The hole in the ozone layer in Antarctica became 3 times larger than in Brazil

It's not clear why the hole in the ozone layer got so big this year / Photo courtesy of ESA
It’s not clear why the hole in the ozone layer got so big this year / Photo courtesy of ESA

The European Space Agency (ESA) has reported that the hole in Antarctica’s ozone layer has expanded to nearly record size.

The hole had spread to an area of ​​2.6 million square kilometers on September 16.

According to ISA, this hole is 3 times the size of Brazil.

According to the European Space Agency, every year between August and October, the hole in the ozone layer expands, but this year, it started expanding faster from mid-August.

Experts from the European Meteorological Agency Copernicus said that this year a huge hole was seen over Antarctica.

It is not yet clear why the hole in the ozone layer got so big this year.

But according to experts, this happened due to the eruption of Tonga’s underwater volcano in January 2022, during which a large amount of water vapor was spread over the Hawaiian sphere.

The vapor reached the South Pole in late 2022 when the hole in the ozone layer above Antarctica closed, so the hole began expanding rapidly in August.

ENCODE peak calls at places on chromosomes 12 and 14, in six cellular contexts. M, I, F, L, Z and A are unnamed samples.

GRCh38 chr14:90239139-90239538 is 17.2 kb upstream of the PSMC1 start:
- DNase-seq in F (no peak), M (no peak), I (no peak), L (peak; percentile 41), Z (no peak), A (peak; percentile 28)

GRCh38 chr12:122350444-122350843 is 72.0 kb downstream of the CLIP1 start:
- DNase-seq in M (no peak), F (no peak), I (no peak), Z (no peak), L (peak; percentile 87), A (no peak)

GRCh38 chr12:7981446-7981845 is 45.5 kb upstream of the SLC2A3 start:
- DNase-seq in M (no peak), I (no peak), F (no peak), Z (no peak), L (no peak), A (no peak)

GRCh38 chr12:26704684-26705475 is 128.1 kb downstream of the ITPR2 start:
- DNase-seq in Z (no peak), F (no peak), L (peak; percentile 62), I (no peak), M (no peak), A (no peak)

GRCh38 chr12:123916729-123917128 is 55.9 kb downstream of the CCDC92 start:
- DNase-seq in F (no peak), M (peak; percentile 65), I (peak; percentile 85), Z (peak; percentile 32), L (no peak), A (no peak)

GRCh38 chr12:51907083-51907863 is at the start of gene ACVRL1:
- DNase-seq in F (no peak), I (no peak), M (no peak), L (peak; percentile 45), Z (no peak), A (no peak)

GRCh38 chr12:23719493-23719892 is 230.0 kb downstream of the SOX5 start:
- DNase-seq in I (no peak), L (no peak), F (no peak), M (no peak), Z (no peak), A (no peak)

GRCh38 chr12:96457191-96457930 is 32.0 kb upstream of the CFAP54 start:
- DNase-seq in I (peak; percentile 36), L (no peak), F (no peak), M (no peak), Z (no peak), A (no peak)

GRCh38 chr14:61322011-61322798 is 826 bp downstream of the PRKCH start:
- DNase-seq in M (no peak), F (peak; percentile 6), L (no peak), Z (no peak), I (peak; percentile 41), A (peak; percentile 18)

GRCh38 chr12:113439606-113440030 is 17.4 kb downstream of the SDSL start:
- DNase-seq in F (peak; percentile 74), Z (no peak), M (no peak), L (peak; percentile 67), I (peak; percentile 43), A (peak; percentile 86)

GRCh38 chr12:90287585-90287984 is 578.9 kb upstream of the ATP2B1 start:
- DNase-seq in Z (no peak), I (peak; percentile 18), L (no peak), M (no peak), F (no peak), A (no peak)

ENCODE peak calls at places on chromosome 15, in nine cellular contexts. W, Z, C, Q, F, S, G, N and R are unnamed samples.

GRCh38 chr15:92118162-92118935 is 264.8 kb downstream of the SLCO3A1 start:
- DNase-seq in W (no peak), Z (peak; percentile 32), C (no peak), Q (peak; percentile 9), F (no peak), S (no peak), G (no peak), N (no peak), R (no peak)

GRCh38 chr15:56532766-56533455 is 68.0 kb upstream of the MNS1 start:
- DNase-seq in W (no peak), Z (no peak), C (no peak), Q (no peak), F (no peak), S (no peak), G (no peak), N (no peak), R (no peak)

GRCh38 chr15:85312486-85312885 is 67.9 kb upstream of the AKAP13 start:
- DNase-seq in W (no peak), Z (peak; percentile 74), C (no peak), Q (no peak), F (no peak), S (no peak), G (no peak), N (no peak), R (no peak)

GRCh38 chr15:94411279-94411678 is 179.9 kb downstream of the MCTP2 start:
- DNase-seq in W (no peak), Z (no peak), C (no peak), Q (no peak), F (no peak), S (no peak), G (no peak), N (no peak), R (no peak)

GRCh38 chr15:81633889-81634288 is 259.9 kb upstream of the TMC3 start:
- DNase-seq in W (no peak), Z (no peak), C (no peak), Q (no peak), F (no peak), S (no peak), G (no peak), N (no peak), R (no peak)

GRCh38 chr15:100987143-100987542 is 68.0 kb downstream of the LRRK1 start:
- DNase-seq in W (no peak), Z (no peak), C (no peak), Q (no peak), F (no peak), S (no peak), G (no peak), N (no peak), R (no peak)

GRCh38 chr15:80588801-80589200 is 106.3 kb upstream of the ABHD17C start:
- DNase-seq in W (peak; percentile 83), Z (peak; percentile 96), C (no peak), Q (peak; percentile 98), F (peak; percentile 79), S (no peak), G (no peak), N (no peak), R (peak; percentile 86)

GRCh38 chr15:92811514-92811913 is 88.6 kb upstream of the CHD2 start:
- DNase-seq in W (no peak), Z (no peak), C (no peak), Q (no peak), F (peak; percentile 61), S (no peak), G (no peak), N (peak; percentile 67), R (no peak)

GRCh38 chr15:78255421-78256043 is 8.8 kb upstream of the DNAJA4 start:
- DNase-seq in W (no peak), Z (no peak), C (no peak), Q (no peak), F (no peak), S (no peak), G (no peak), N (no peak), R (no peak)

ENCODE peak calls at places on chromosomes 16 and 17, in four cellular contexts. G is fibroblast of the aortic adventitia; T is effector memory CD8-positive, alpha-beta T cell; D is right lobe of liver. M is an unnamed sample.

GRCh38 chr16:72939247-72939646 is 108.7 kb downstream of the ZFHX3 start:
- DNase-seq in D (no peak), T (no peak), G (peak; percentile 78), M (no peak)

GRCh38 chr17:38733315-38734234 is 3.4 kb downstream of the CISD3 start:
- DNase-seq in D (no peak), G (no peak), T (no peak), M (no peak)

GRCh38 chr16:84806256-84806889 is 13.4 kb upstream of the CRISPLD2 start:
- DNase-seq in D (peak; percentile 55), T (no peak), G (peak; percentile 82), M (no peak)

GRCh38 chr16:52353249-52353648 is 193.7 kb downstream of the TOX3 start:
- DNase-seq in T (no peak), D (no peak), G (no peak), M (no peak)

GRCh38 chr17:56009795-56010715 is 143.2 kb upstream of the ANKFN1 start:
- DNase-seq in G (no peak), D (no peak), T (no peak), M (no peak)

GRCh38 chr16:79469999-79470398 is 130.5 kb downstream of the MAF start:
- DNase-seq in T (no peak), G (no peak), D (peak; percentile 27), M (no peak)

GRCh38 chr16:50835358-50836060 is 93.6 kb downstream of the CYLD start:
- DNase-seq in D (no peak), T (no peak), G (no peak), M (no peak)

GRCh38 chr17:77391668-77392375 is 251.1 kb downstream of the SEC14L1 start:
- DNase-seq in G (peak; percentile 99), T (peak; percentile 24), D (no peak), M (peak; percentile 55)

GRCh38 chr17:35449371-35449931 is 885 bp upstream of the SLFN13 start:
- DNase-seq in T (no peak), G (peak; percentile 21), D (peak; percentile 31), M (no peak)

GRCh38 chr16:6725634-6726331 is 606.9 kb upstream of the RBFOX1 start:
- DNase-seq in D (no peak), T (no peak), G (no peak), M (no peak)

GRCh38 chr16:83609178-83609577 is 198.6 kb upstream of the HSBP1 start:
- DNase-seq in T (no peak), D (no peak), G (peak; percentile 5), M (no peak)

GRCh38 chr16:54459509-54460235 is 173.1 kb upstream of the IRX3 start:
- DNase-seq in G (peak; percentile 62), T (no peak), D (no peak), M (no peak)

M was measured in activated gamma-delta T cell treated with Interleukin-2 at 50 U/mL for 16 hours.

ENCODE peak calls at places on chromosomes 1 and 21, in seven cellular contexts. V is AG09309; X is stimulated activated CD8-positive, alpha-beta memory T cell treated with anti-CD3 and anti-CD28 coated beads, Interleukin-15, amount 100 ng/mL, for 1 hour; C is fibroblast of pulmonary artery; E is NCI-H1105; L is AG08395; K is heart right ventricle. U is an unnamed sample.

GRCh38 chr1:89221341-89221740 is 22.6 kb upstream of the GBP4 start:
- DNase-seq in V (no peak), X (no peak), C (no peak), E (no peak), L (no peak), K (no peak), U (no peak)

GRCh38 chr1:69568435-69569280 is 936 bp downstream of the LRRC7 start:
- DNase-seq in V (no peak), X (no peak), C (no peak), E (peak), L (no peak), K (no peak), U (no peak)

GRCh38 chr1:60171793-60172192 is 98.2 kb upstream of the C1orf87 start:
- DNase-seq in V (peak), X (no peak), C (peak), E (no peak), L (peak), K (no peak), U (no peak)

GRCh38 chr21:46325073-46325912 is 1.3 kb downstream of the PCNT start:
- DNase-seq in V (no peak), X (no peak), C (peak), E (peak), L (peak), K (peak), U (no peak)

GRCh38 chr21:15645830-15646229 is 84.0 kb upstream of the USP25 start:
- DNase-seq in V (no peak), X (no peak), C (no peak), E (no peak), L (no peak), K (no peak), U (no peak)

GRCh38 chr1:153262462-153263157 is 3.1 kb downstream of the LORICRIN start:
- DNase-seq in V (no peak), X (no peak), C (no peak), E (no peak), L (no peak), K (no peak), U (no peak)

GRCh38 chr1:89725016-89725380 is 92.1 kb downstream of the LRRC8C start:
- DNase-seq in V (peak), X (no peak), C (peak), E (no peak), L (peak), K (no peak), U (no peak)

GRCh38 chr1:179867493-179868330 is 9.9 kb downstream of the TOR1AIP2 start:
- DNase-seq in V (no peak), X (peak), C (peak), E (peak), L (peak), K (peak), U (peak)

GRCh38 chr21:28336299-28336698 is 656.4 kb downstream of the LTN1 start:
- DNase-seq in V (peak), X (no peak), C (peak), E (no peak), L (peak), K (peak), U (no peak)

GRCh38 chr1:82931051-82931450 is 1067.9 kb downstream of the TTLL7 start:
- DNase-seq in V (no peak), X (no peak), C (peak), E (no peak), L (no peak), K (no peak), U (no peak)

However, scientists said that this is just an idea and it remains to be known what effect the volcanic eruption in Tonga had on the ozone layer of the South Pole.

According to experts, this year too, the ozone layer will return to normal by the end of December.

Keep in mind that in January 2023, a UN report stated that the ozone layer that protects our planet from the sun’s dangerous rays will be completely restored in 4 decades.

In 1987, a global agreement was reached to stop the use of hazardous chemicals that were causing damage to the ozone layer.

The UN report said that the ozone layer in other parts of the world except the poles will be fully recovered by 2040.

In the North Pole, this process is likely to be completed by 2045 and in Antarctica by 2066.

Since the global agreement, 99% of hazardous chemicals that damage the ozone layer have been phased out, which has gradually improved the ozone layer.

The recovery of the ozone layer is slow and will reach 1980s levels by 2040, the report said.

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